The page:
Currently viewing the category: "Flies"
What's That Bug? does not endorse extermination

Subject: Large bee in North bay northern Ontario.
Location: Calendor northern Ontario
September 28, 2014 4:31 am
We noticed lots of bees on this particular fall day. Cannot seem to find any similar to identify.
Signature: Carol S Amour

Syrphid Fly, we believe

Syrphid Fly, we believe

Dear Carol,
This is not a bee.  If you inspect the image closely, you will see only one pair of wings, indicating that this is a fly, albeit one that mimics bees.  We believe your fly is in the family Syrphidae, the Hover Flies and Flower Flies, and many members in the family mimic bees and wasps as a means of protection.
  Though we have not had any luck locating an exact match, we believe your individual most closely resembles the members of the subgenus Eoseristalis that are pictured on BugGuide.

What's That Bug? does not endorse extermination

Subject: Is this a bee or a fly?
Location: San Diego, Ca
September 23, 2014 3:52 pm
This was taken just now in San Diego County at a horse ranch. I couldn’t see a stinger but it appeared to have one on its face! It was very fuzzy and quite frankly, very cute.
Signature: Suburban Adventuress

Bee Fly

Bee Fly

Dear Suburban Adventuress,
This Fly is commonly called a Bee Fly and it is in the family Bombyliidae.

What's That Bug? does not endorse extermination

Subject: Insect identification
Location: Warren County, NJ
September 21, 2014 4:11 pm
Hey Bugman,
I saw this interesting character on my front window in western New Jersey.
I’m curious as to what it is.
Thanks!
Signature: Jojo

Giant Crane Fly

Giant Crane Fly

Hi Jojo,
We posted another image of a Giant Crane Fly earlier today.  Giant Crane Flies are attracted to lights.

What's That Bug? does not endorse extermination

Subject: Fly on calico asters
Location: Kent County, Michigan USA
September 21, 2014 3:57 pm
What is the name of this cool fly I found enjoying calico asters in Michigan in late September? Thanks!
Signature: Patricia

Tachinid Fly

Tachinid Fly

Dear Patricia,
This is a Tachinid Fly in the family Tachinidae, but we are not certain of the species.  Tachinid Flies are parasitic on other insects and arthropods.  According to BugGuide:  “Larval stages are parasitoids of other arthropods; hosts include members of 11 insect orders, centipedes, spiders, and scorpions. Some tachinids are very host-specific, others parasitize a wide variety of hosts. The most common hosts are caterpillars. Most tachinids deposit their eggs directly on the body of their host, and it is not uncommon to see caterpillars with several tachinid eggs on them. Upon hatching the larva usually burrows into its host and feeds internally. Full-grown larva leaves the host and pupates nearby. Some tachinids lay their eggs on foliage; the larvae are flattened and are called planidia; they remain on the foliage until they find a suitable host.”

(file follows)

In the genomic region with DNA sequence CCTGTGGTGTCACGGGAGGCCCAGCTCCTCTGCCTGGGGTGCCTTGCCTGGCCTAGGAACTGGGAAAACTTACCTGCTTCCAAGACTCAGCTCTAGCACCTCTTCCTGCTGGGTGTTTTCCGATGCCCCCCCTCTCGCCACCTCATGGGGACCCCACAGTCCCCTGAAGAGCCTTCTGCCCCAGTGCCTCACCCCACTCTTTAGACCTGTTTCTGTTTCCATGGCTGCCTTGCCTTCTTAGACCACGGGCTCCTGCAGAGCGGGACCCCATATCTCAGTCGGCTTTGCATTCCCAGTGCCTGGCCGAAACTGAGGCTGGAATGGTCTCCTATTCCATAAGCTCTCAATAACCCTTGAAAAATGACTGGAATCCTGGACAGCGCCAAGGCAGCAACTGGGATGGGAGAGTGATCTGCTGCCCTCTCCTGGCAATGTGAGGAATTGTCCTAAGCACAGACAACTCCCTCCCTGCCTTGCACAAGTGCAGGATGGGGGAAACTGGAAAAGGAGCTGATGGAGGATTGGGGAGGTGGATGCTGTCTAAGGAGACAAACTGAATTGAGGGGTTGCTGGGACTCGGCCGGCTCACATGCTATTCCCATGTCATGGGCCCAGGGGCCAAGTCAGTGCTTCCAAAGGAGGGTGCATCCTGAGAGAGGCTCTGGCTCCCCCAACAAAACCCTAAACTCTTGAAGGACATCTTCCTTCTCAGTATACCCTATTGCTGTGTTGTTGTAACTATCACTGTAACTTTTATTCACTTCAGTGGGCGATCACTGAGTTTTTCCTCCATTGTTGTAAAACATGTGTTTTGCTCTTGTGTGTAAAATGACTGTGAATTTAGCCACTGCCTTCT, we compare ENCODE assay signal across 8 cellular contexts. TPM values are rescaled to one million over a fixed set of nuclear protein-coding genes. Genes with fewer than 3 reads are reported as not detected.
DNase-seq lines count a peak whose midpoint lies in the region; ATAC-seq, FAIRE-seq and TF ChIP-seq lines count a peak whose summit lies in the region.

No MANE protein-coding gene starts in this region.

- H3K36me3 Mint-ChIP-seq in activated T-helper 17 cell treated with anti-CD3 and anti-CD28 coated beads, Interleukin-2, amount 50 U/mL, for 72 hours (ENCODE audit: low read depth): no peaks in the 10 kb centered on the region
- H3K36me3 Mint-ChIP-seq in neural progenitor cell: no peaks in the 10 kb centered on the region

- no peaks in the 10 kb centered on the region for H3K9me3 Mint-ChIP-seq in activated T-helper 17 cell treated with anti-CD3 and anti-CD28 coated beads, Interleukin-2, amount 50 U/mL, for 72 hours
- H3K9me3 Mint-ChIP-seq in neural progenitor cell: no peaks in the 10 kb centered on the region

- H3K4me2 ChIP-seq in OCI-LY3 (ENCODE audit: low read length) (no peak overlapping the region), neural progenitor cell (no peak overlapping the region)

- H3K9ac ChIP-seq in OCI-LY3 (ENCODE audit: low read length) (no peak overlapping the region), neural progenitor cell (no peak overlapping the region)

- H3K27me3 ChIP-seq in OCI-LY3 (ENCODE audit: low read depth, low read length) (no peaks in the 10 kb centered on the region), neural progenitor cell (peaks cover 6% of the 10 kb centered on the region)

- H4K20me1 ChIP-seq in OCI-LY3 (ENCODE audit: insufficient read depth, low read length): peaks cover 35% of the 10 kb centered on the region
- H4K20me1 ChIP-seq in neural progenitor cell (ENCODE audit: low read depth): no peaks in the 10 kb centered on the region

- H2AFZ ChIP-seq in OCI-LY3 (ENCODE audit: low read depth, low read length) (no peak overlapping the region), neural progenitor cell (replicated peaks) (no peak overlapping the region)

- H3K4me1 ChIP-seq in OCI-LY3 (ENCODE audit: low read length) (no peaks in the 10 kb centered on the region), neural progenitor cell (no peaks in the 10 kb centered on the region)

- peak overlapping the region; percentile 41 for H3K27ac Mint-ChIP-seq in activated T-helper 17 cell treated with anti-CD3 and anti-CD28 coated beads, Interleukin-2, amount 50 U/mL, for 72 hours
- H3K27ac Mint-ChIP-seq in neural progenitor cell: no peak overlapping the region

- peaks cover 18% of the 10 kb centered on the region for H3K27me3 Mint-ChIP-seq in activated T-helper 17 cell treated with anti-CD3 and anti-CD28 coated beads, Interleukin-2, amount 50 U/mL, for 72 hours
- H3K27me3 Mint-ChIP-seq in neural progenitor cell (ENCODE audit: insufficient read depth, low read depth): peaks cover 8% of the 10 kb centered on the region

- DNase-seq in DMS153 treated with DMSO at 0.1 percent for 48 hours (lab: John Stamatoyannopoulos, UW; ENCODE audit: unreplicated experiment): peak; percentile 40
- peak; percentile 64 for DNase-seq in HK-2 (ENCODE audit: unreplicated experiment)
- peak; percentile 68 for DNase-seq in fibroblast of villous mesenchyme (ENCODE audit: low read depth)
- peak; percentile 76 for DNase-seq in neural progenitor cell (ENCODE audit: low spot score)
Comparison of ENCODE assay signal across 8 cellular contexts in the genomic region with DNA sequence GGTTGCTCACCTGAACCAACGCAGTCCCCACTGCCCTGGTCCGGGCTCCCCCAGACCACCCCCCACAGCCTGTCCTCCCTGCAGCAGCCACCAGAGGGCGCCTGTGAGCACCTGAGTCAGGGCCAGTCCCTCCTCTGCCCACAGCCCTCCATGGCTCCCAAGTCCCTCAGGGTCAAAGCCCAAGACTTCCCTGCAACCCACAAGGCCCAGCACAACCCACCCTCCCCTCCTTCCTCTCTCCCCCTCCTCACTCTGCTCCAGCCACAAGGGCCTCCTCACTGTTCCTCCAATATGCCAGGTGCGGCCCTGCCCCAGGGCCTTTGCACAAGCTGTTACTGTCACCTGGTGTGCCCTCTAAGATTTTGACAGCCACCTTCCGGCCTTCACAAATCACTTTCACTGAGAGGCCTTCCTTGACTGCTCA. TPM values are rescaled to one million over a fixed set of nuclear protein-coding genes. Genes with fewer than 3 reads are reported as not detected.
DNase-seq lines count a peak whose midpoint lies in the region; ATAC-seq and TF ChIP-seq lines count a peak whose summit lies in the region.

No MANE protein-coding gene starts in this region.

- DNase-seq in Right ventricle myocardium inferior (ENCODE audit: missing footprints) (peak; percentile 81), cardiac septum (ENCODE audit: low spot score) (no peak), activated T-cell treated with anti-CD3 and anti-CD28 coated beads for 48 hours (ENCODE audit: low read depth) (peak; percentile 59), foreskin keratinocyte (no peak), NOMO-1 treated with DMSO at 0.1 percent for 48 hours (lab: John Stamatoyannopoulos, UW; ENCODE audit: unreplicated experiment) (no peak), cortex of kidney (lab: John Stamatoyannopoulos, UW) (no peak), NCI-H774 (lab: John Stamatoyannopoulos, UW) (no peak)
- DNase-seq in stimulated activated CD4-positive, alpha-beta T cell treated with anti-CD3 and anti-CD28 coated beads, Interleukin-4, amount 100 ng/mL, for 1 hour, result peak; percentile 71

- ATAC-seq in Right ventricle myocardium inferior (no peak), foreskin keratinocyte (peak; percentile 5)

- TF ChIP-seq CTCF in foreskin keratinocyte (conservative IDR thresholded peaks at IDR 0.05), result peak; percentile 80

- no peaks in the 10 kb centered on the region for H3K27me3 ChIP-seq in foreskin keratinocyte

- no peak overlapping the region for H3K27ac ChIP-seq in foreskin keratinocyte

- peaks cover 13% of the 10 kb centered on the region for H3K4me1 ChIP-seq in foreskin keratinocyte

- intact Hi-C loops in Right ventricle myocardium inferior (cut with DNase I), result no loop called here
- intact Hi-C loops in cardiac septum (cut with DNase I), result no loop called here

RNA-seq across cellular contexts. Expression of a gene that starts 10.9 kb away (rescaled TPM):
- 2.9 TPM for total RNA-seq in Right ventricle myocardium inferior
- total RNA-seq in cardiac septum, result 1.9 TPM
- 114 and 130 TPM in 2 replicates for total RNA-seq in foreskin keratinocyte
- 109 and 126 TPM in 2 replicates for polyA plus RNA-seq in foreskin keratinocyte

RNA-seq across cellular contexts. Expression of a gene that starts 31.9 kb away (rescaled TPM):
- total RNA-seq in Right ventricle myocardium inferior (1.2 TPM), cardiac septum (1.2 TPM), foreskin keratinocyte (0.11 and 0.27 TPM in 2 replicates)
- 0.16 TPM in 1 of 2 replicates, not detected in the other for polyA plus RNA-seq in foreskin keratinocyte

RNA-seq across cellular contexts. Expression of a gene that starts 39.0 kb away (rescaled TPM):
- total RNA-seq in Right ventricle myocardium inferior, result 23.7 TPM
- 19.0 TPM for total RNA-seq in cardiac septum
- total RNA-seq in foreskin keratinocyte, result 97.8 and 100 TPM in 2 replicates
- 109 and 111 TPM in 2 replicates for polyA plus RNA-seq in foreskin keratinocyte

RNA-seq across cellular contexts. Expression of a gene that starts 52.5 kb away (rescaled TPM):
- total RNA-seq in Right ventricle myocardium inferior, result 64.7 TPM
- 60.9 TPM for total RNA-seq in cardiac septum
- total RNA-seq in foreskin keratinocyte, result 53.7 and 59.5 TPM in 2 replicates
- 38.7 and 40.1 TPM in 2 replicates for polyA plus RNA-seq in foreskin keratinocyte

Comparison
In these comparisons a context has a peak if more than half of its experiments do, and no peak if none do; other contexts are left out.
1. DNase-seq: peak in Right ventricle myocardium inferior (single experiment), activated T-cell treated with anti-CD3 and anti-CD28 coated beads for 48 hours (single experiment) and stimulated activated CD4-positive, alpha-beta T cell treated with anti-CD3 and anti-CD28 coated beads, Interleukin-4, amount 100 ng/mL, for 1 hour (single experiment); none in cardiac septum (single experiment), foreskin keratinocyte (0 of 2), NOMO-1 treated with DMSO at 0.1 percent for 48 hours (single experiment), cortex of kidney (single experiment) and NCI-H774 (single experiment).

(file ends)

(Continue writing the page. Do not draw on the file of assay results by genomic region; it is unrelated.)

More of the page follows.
What's That Bug? does not endorse extermination

Subject: thought it was a huge crane fly at first glance
Location: New York/Connecticut Border
September 21, 2014 6:58 pm
… but then I realized it was a bit different. it’s wings are swept back fully and it appears to have a sharper tail than most. also absent are the nubbins of secondary wings on the crane fly.
spotted on my car in southern NY state (Purdy’s, NY) this last Saturday. had driven from nearby Connecticut but I am pretty sure it landed on my car after having parked for dinner. I’d estimate he was almost 3 inches long from front legs to rear legs.
Signature: Eric R.

from perusing your site a bit more I see it is most likely is a giant crane fly. great site, will definitely refer to it in the future!

Giant Crane Fly

Giant Crane Fly

Dear Eric,
In comparing your image to images on BugGuide, we agree with your identification of a Giant Crane Fly,
Tipula abdominalis.

What's That Bug? does not endorse extermination

Subject: I have never encountered this at work before
Location: Seattle, WA
September 19, 2014 7:27 pm
I work in Seattle, WA on commercial boilers. The location I took these photos (which are actually screenshots from much more informative HQ videos that I took) is on the ground near an outdoor steam boiler in September at the end of summer. It was 75°F that day and was the last day of an unusually long and hot summer. The water (and sludge) these things were living in was very warm, I did not measure the temperature of the water but because it was continually being fed by 212°F boiler water. Please let me know if you need more information, pictures or video. Oh and these things were about half an inch long.
Signature: Aaron in Seattle

Rat-Tailed Maggot

Rat-Tailed Maggot

Dear Aaron,
One of your images appears to depict a Rat-Tailed Maggot, the larva of a Drone Fly,
Eristalis tenax.  According to BugGuide:  “The larva of the Drone-Fly feeds on decaying organic material in stagnant water in small ponds, ditches and drains. Such water usually contains little or no oxygen and the larva breathes through the long thin tube that extends from its rear end to the surface of the water and that gives it its common name of ‘rat-tailed maggot’.”

Rat-Tailed Maggot

Rat-Tailed Maggot

What's That Bug? does not endorse extermination